Good News from the Streets of Oakland, continued

We are celebrating the work of the Attitudinal Healing Connection (AHC) led for over thirty years in West Oakland by Aeesha and Kokomon Clottey, mystic-prophets in our midst.

The 12 principles of attitudinal healing. Photo from the AHC website.

AHC builds healthy communities by breaking the cycle of violence and offering transformative intervention strategies based on the principles of attitudinal healing, a non-traditional approach to mental health that develops resiliency by promoting self-awareness, mindfulness, creativity, compassion and academic engagement. 

AHC provides platforms for creative expression and communication for children, youth, adults, and families cultivating skills in personal development, community leadership, and the arts.

Community children collaborate on an artwork at an ArtEsteem ArtMobile event. Photo from the AHC website.

AHC sponsors ArtEsteem, a children and youth art and social justice program that serves annually 3500 students in Oakland and Berkeley. AHC’s initiatives are duplicable and its programs are inclusive of ALL children, youth and adults.

AHC has successfully incubated projects that promote youth leadership such as Restorative Justice, a program that teaches how to make amends and heal; Mini Grant Committee giving small grants to community members to improve their neighborhood and decrease isolation; Good Neighbor Program and Leadership Institute for Oakland Housing Authority’s residents to build neighborhood leaders and learn conflict mediation, civic engagement and service learning.

West Oakland Legacy Project (WOLP) students speak to passersby about the environment’s pressing issues at an AHC Earth Day event. Photo from the AHC website.

AHC hosts racial healing circles and weekly support groups for the community and offers training sessions for hundreds of low income individuals every month in community building techniques; civic engagement; and how to identify personal assets and strengths. 

Aeesha demonstrates an open and inviting heart and she brings all peoples, races and classes to the table to participate in her many important projects for community uplifting.  Kokomon does the same through his drumming and teaching.

Self as Super Hero, by Amana Harris. Order HERE.

Amana Harris is an artist and art instructor who is the daughter of Aeesha and Kokomon Clottey.  She has overseen the “artist as superhero” project which encourages students to imagine and paint their own “superheroes.”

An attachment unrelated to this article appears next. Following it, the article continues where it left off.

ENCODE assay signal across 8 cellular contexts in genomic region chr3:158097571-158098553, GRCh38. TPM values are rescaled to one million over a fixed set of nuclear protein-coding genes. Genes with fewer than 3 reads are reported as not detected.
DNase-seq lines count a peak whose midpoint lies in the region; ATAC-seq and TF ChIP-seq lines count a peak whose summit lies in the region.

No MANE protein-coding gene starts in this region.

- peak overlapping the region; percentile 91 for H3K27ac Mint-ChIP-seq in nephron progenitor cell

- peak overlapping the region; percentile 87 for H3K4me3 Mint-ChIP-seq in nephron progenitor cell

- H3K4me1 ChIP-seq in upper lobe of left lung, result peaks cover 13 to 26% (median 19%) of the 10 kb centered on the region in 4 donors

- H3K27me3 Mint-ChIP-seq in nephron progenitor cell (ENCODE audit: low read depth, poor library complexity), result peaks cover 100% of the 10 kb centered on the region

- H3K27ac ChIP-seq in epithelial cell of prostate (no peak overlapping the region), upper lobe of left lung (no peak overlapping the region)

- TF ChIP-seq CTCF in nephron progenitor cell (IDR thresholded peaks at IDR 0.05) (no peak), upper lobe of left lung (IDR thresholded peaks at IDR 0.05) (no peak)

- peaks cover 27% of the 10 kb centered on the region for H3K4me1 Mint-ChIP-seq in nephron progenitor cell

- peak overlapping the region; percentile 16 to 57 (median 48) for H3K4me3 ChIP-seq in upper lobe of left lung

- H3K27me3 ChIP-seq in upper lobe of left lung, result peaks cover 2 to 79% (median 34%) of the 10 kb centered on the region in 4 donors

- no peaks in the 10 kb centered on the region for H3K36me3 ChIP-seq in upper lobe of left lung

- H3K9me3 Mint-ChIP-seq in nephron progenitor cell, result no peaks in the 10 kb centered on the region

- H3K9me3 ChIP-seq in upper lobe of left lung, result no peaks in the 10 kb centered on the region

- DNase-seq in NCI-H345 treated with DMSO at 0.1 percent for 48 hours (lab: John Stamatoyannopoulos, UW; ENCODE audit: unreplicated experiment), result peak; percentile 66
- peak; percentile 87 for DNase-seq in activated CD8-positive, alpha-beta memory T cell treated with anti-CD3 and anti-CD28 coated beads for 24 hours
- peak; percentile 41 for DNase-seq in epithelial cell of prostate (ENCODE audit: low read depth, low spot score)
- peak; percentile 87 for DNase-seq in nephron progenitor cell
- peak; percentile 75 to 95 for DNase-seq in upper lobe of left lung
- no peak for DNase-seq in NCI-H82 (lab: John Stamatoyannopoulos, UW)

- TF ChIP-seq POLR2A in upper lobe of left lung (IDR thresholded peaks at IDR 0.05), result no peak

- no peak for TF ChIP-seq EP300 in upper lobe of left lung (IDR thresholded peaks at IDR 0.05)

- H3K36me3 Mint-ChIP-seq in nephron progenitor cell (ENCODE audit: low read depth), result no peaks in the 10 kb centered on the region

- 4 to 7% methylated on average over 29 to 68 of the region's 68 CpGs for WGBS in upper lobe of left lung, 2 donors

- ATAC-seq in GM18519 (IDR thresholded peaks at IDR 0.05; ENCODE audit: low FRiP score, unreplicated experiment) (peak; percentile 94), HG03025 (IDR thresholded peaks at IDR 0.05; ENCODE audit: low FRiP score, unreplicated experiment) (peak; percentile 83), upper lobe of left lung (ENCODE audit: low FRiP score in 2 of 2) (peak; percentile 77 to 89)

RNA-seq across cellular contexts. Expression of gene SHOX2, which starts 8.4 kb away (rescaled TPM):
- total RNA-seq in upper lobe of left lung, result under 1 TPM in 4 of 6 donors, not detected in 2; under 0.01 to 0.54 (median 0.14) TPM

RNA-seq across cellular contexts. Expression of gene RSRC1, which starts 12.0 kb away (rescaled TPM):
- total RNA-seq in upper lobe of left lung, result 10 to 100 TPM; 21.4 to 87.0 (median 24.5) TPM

Each year AHC sponsors an exhibit of the children’s work and sells many items—money that the kids earn and can use.  One year we combined their high school program with our Yellawe program. 

Amana has published a lively book, Self As Super Hero: Handbook on Creating the Life-Size Self-Portrait

(L-R) Lead Mural Artist Andre Jones is joined by Oakland Mayor Libby Schaaf and AHC Executive Director Amana Harris at the MBK Rising Mural Launch. Photo from the AHC website.

As she points out in the Preface to the book, ArtEsteem is “a unique art and social justice program” that uses the arts “as a tool to build community, enhance self-esteem, and encourage academic and emotional literacy.”  

Another project from Amana Harris and AHC has been to sponsor mural paintings under several viaducts in Oakland.  The murals not only beautify the neighborhoods but adult and young artists work together designing and executing the murals.  Of course raising money is part of the challenge, as it is with most non-profits, and they excel at that also, still going strong after all these years.

See Kokomon Klottey, Mindful Drumming: Ancient Wisdom for Unleashing the Human Spirit and Building Community; and Amana Harris, Self as Super Hero.

See also: Matthew Fox, Confessions: The Making of a Post-Denominational Priest, pp. 353-359.

Banner image: San Francisco students hand-craft books honoring the LGBTQ and Black communities in an ArtEsteem project. Photo from the AHC website.

Queries for Contemplation

How does this three day discussion of the work of AHC and Aeesha and Kokomon and Amana inspire you and your community?  What lessons can you take to your own work and citizenship and parenting and educating?

Recommended Reading

Matthew Fox’s stirring autobiography, Confessions, reveals his personal, intellectual, and spiritual journey from altar boy, to Dominican priest, to his eventual break with the Vatican. Five new chapters in this revised and updated edition bring added perspective in light of the author’s continued journey, and his reflections on the current changes taking place in church, society and the environment.

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3 thoughts on “Good News from the Streets of Oakland, continued”

  1. Avatar

    I was helped greatly within an Attitudinal Healing group near San Jose, CA, as I was going through a divorce in the late 90s. The skills (and love) I learned have stayed with me, but I’d forgotten the actual principles, which I used to carry in my purse. Maybe I’ll do that again. I find #7 and #12 especially helpful; and looking back, I think #3 changed my life.

    1. Gail Sofia Ransom

      Dear Michelle,
      This is an impressive program and I am glad you were able to take part in it through an Attitudinal Healing group. The 12 principles might be assumed among many enlightened people in a conceptual way, but seeing them stated so simply and clearly, they become new and numinous again. I think I am going to do what you did = copy them and carry them around with me.
      Gail Sofia Ransom
      For the Daily Meditation Team

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